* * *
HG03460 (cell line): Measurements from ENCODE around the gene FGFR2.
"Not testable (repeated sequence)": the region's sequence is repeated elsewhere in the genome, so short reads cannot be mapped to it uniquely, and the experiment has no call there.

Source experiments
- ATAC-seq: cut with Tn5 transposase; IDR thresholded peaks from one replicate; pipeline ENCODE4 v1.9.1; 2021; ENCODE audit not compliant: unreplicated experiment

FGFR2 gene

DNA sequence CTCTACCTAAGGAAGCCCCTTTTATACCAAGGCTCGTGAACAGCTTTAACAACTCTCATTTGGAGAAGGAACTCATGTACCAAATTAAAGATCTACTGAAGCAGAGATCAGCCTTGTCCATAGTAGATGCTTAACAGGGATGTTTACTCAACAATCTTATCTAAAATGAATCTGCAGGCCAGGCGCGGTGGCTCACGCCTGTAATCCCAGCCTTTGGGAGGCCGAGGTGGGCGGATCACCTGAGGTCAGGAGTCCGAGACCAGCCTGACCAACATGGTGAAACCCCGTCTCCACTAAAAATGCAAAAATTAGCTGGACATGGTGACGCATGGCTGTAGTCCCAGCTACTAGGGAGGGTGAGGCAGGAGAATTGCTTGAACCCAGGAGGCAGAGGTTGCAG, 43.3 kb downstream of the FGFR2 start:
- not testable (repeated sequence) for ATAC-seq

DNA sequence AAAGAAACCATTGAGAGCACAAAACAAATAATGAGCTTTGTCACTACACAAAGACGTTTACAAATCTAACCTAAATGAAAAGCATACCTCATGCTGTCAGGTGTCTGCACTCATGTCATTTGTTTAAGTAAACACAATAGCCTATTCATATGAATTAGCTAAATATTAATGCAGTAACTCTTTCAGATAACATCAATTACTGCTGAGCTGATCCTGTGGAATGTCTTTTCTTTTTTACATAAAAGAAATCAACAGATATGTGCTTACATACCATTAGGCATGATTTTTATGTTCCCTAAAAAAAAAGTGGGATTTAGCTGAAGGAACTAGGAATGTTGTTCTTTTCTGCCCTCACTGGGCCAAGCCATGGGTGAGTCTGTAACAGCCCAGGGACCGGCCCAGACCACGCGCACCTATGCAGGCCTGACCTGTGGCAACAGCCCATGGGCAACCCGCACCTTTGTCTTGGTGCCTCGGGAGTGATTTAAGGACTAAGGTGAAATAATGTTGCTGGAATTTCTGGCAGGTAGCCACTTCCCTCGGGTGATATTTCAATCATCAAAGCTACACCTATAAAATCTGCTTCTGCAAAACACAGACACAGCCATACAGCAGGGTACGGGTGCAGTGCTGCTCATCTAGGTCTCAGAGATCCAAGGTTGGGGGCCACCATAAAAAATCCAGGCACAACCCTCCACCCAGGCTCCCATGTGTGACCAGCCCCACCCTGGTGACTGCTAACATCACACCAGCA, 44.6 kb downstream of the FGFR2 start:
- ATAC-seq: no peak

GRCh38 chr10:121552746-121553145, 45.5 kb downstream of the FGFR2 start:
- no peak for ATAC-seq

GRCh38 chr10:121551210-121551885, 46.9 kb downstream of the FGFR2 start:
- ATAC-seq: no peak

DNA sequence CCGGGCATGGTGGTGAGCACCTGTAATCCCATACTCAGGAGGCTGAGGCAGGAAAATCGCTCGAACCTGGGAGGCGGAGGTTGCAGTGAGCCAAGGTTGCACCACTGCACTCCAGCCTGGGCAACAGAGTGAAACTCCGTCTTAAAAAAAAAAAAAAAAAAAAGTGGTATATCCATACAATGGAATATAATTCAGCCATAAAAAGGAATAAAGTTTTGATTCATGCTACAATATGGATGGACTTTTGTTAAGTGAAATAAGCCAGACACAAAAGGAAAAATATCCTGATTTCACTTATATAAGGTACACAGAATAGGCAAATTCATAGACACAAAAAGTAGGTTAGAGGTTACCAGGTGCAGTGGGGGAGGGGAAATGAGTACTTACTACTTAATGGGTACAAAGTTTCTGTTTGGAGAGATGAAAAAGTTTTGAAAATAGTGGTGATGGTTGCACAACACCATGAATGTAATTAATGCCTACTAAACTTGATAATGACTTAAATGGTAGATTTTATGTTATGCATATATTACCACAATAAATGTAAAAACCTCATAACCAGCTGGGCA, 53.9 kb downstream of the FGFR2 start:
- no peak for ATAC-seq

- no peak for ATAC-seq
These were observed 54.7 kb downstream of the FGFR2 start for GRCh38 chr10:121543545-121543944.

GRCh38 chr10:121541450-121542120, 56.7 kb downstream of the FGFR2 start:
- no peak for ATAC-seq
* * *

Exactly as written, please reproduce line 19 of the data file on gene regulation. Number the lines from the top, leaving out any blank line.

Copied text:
- no peak for ATAC-seq